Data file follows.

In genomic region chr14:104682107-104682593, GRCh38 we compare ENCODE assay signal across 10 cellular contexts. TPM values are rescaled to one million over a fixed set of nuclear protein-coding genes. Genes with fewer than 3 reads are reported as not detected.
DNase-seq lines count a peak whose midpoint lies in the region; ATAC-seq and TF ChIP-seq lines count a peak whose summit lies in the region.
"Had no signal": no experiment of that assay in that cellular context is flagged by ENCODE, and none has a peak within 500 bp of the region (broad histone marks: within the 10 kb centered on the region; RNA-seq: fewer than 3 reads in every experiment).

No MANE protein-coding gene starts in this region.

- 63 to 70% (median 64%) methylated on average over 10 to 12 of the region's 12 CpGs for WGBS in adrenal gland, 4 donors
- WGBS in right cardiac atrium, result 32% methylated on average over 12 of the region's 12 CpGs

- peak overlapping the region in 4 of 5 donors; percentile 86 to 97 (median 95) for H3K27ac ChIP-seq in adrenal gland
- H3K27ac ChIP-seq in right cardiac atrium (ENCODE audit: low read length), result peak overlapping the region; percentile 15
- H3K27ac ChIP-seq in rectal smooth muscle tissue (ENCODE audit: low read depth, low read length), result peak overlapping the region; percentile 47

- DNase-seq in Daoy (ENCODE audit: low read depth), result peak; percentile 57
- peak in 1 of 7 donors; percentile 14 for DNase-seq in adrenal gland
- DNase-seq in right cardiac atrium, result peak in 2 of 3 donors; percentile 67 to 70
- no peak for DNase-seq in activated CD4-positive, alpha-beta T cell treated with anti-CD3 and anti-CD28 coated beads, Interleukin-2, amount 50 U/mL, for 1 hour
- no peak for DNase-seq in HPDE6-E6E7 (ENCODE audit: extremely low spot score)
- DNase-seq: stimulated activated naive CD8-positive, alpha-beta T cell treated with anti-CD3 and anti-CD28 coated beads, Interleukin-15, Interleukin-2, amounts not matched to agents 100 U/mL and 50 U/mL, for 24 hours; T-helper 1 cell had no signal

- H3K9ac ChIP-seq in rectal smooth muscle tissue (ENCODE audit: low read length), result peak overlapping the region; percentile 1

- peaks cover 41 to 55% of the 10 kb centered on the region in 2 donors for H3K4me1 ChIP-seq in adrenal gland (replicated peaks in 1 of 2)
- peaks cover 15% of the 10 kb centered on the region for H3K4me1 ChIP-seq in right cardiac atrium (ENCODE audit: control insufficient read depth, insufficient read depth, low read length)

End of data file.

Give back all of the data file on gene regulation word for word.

In genomic region chr14:104682107-104682593, GRCh38 we compare ENCODE assay signal across 10 cellular contexts. TPM values are rescaled to one million over a fixed set of nuclear protein-coding genes. Genes with fewer than 3 reads are reported as not detected.
DNase-seq lines count a peak whose midpoint lies in the region; ATAC-seq and TF ChIP-seq lines count a peak whose summit lies in the region.
"Had no signal": no experiment of that assay in that cellular context is flagged by ENCODE, and none has a peak within 500 bp of the region (broad histone marks: within the 10 kb centered on the region; RNA-seq: fewer than 3 reads in every experiment).

No MANE protein-coding gene starts in this region.

- 63 to 70% (median 64%) methylated on average over 10 to 12 of the region's 12 CpGs for WGBS in adrenal gland, 4 donors
- WGBS in right cardiac atrium, result 32% methylated on average over 12 of the region's 12 CpGs

- peak overlapping the region in 4 of 5 donors; percentile 86 to 97 (median 95) for H3K27ac ChIP-seq in adrenal gland
- H3K27ac ChIP-seq in right cardiac atrium (ENCODE audit: low read length), result peak overlapping the region; percentile 15
- H3K27ac ChIP-seq in rectal smooth muscle tissue (ENCODE audit: low read depth, low read length), result peak overlapping the region; percentile 47

- DNase-seq in Daoy (ENCODE audit: low read depth), result peak; percentile 57
- peak in 1 of 7 donors; percentile 14 for DNase-seq in adrenal gland
- DNase-seq in right cardiac atrium, result peak in 2 of 3 donors; percentile 67 to 70
- no peak for DNase-seq in activated CD4-positive, alpha-beta T cell treated with anti-CD3 and anti-CD28 coated beads, Interleukin-2, amount 50 U/mL, for 1 hour
- no peak for DNase-seq in HPDE6-E6E7 (ENCODE audit: extremely low spot score)
- DNase-seq: stimulated activated naive CD8-positive, alpha-beta T cell treated with anti-CD3 and anti-CD28 coated beads, Interleukin-15, Interleukin-2, amounts not matched to agents 100 U/mL and 50 U/mL, for 24 hours; T-helper 1 cell had no signal

- H3K9ac ChIP-seq in rectal smooth muscle tissue (ENCODE audit: low read length), result peak overlapping the region; percentile 1

- peaks cover 41 to 55% of the 10 kb centered on the region in 2 donors for H3K4me1 ChIP-seq in adrenal gland (replicated peaks in 1 of 2)
- peaks cover 15% of the 10 kb centered on the region for H3K4me1 ChIP-seq in right cardiac atrium (ENCODE audit: control insufficient read depth, insufficient read depth, low read length)